1) Unlike the Bay Area, where there are clearly defined areas of affluence; there seem to be less divisions here in Sequim. Perhaps this boils down to population alone, I’m not sure. But even in what might be regarded as a more pricey area, you can still find moderate housing. For example there are pricey areas near the water but at the same time, you can find a less expensive home. In the 17 months I’ve been here, I’ve yet to come across what appears to be an undesirable area. There are good areas, even great areas, but not sketchy ones.

 2) People go out of their way to smile and say hello. I can’t pump fuel at Costco without someone greeting me and striking up a conversation.  It’s as though the residents of Sequim are more concerned with offending their neighbors by not greeting them. I can’t walk my dog in my neighborhood without a car passing me by and waving. I no longer have to aggressively speed up to change lanes on the highway. I simply turn my signal on and people let me in. It’s not Stepford, it’s Sequim. And it’s refreshing.
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Sweet couple shopping at our very uncrowded Costco

3) Here in Sequim I daily witness aesthetic beauty which has provided a contentment I’ve never quite experienced. As a runner, I’m continually mesmerized by the theater of nature as I explore new paths on new roads. Sometimes it’s a wooded forest or sometimes it’s the combination of the vast open sky and the changing colors of the trees. It’s hard to not stop in my winded tracks and gaze toward the snow-capped mountain ranges and not be overtaken by the beauty. I wonder if I will eventually grow bored of all this nature the same way I got bored of the visual appeal of Santana Row or the Winchester Mystery House.  But in talking with people who’ve lived here for years I’ve learned that the natural beauty we experience here is not the sort of thing people tire of. I guess it explains why the Sequim Facebook page is comprised almost entirely of beautiful images that people post of everyday observations. I can’t help but wonder if living among and within this environment actually contributes to a happier populous whose friendly hello’s are nothing more than a natural outflow of their contentment.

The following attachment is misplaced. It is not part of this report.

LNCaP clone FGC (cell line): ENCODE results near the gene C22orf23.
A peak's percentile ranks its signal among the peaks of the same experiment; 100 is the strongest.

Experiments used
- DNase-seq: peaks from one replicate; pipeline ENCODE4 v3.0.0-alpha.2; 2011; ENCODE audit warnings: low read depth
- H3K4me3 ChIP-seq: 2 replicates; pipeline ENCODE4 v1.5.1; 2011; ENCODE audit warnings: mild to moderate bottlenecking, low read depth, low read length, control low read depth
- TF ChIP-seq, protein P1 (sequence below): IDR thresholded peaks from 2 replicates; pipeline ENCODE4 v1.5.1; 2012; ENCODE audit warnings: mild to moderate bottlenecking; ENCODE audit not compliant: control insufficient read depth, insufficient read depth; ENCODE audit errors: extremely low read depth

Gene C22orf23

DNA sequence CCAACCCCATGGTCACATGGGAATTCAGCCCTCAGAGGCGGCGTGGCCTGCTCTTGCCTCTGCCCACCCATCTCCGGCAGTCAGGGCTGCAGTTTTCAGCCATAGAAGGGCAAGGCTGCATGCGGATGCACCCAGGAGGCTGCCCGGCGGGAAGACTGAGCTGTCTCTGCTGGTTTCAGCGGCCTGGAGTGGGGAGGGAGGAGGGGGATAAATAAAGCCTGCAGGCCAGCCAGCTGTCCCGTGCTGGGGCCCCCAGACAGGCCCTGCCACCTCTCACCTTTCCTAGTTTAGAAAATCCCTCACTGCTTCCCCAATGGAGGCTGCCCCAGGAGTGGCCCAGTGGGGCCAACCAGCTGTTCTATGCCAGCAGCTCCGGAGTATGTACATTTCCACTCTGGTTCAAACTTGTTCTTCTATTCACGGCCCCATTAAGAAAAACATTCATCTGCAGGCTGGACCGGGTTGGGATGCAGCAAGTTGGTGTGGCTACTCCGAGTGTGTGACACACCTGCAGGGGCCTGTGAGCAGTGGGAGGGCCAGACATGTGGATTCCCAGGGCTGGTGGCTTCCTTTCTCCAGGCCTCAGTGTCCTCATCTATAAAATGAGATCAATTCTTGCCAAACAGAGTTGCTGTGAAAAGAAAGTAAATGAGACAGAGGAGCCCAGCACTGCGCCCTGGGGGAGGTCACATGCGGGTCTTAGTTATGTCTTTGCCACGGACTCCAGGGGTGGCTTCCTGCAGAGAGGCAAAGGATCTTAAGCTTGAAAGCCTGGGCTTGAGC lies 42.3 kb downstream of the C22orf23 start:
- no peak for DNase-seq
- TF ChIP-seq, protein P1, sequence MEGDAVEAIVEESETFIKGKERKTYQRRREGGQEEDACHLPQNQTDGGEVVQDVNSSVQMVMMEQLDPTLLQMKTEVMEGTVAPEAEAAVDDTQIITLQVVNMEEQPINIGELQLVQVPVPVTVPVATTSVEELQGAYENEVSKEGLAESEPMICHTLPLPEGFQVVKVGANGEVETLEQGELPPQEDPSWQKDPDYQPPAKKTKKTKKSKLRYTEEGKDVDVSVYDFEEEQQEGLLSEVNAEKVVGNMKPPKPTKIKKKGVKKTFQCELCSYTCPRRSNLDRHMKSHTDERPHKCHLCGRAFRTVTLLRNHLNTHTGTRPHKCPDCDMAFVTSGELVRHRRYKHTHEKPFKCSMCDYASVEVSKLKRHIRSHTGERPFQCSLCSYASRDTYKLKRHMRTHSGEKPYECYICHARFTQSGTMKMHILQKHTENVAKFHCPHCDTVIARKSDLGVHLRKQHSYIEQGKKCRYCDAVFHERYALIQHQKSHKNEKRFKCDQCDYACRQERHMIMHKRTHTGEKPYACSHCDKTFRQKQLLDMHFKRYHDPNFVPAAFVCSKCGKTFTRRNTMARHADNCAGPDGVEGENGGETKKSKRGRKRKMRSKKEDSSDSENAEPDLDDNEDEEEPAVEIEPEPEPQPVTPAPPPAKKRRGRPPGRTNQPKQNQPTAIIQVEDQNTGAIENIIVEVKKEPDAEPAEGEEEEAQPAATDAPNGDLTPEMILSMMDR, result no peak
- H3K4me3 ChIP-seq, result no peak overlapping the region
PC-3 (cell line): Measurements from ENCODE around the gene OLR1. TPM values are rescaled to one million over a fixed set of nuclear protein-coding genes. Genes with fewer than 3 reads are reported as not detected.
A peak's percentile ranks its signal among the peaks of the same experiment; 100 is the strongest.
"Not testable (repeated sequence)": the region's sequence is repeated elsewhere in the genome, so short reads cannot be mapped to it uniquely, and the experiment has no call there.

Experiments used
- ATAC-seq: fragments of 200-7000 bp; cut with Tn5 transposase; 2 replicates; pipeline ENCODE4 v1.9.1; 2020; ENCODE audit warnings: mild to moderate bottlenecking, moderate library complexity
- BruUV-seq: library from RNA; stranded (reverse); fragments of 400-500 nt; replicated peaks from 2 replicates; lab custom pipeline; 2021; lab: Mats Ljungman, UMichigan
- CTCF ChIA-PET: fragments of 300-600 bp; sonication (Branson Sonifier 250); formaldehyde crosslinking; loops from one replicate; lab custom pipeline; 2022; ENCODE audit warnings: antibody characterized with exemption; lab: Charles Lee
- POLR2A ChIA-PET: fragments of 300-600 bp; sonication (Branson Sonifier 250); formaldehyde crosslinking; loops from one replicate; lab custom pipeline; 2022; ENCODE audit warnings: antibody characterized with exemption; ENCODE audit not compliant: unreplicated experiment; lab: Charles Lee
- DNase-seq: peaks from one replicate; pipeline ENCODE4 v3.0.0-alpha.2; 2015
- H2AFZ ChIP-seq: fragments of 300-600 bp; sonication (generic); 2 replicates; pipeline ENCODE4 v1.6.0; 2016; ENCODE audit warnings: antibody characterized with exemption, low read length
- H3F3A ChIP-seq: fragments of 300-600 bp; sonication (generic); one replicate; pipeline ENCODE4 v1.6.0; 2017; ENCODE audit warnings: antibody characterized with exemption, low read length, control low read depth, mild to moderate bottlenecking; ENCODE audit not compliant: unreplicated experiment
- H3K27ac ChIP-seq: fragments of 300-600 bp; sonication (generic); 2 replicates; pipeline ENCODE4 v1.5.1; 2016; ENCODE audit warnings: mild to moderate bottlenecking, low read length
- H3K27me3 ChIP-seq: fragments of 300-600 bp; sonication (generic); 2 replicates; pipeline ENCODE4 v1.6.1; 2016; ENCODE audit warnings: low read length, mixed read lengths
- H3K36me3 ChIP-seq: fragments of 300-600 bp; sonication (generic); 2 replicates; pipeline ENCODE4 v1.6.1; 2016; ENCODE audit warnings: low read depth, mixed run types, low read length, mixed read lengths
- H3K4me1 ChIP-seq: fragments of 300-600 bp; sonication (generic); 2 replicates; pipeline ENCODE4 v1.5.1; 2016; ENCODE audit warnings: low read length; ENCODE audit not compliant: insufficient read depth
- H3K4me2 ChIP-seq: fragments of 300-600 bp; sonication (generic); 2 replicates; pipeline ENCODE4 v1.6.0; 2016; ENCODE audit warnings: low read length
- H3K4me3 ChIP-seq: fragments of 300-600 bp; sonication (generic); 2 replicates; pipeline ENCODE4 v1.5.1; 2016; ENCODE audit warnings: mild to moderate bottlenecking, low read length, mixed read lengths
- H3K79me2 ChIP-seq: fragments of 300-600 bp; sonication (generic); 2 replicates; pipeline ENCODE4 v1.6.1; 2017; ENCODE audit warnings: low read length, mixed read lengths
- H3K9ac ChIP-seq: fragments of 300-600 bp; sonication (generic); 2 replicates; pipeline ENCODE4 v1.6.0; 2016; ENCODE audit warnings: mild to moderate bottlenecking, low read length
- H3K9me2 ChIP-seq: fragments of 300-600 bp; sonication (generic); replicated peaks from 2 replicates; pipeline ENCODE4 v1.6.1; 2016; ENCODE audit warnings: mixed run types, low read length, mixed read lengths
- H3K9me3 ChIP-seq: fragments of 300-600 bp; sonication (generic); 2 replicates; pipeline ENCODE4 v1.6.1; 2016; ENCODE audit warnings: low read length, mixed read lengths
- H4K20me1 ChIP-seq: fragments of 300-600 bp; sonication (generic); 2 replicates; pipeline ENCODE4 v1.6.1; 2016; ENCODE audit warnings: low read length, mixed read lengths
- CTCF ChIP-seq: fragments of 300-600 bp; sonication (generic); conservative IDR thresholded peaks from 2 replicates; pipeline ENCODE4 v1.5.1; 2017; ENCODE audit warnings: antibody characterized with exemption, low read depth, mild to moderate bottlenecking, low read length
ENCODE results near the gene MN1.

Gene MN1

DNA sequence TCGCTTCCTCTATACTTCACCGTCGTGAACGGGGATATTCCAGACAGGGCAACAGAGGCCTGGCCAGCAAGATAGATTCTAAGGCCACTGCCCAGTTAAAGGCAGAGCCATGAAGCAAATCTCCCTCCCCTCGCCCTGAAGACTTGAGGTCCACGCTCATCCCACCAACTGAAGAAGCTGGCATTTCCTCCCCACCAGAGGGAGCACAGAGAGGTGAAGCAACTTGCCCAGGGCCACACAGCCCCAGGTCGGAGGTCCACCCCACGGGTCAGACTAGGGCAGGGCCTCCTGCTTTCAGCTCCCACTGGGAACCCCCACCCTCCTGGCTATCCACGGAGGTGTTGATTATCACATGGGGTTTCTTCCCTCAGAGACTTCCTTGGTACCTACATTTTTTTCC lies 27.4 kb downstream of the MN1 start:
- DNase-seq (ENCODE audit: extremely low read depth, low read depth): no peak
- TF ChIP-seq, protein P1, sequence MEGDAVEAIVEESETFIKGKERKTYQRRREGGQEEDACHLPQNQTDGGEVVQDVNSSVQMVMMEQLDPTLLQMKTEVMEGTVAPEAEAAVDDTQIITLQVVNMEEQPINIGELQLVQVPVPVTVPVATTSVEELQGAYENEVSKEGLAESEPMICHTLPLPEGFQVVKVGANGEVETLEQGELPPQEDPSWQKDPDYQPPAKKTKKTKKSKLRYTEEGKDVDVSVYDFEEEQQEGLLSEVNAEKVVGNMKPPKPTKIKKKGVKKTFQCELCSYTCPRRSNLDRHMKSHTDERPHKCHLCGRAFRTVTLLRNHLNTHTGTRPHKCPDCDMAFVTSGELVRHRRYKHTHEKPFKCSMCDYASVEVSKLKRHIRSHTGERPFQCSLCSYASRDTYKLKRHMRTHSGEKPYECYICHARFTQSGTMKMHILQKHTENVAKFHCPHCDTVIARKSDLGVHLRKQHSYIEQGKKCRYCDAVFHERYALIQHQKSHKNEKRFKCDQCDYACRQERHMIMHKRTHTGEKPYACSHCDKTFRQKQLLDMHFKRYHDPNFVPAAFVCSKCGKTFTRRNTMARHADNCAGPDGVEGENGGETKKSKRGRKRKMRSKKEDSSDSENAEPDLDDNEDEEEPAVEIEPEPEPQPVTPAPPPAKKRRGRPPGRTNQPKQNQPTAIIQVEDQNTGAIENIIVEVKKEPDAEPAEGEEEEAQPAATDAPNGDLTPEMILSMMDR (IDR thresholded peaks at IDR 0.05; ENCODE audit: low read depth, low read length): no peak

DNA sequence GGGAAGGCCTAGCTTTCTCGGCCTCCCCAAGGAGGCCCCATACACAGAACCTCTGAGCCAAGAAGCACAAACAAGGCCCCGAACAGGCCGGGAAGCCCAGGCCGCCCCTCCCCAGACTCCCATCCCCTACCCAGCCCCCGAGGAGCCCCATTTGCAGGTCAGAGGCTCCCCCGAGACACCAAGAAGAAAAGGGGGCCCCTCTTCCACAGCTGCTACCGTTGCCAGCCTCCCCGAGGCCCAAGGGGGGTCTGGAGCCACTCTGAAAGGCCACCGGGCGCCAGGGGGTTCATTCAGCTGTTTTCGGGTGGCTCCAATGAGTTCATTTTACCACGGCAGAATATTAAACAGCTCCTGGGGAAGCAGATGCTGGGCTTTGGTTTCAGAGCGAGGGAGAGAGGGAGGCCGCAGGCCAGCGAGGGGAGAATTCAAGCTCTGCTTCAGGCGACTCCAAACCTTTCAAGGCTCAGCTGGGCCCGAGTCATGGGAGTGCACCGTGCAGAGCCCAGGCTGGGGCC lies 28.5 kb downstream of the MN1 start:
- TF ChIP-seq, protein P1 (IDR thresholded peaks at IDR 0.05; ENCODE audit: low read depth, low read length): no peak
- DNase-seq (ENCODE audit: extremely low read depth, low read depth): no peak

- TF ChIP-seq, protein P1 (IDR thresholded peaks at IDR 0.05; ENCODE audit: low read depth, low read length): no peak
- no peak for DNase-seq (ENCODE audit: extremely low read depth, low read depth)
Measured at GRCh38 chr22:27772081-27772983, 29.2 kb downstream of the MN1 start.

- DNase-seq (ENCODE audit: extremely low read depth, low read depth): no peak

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Dungeness Park trail leading out to the water

4) I’ve heard it a number of times but “Everyone here is from somewhere else.” Translation: This isn’t a cliquey town. Sequim is a place where the residents delight to know where you’re from not so they can judge you, because they too, are from another place. And their response is always the same: Welcome to Sequim.

Why Sequim?

Sequim is located in the Northwestern region of Washington State on The Olympic Peninsula. So north, in fact that on a clear day you can look across the Strait of Juan DeFuca and see Victoria, Canada. Better news? With a Washington State Enhanced Drivers License you can drive 25 minutes West into Port Angeles and take a 90 minute ferry to Victoria and return the same day.

rain-shadow

What is unique about Sequim is it’s location in the Rainshadow of the Olympic mountain range. Sequim averages about 16 inches of rain annually and enough sun to have earned the nickname, “Sunny Sequim.” I’d read about this Rainshadow effect with mild skepticism before experiencing it for myself.  It is not unusual to enter Sequim from several nearby destinations like Port Townsend, Poulsbo, Silverdale or Bainbridge Island and find yourself reaching for the windshield wipers-to turn them off! Don’t get me wrong, we experience rain in Sequim. But just enough to keep everything green while enjoying a lot of sunny days.

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Photos taken in Bell Hill, a  Sequim subdivision that overlooks Sequim Bay

Another remarkable feature of Sequim is its astonishing natural beauty. It’s not uncommon to see cars pulling over so that amateur photographers like me can ambitiously try to capture the perfect scene. Whether it’s a sunrise, a deer, a rainbow or snow-capped mountain; many Sequim residents strive to be Ansel Adams with a smartphone. The Sequim Facebook page demonstrates this by the abundance of photos residents often  posts usually followed with several Likes. Think about it, what city-themed Facebook page exists almost entirely of jaw-droppingly gorgeous photos posted by its residents? There’s a certain amount of contentment derived from not only viewing such photos, but reading comments like, “Aren’t we lucky to live in such a beautiful place?” Indeed.

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Railroad Bridge Park which runs along the Olympic Discovery Trail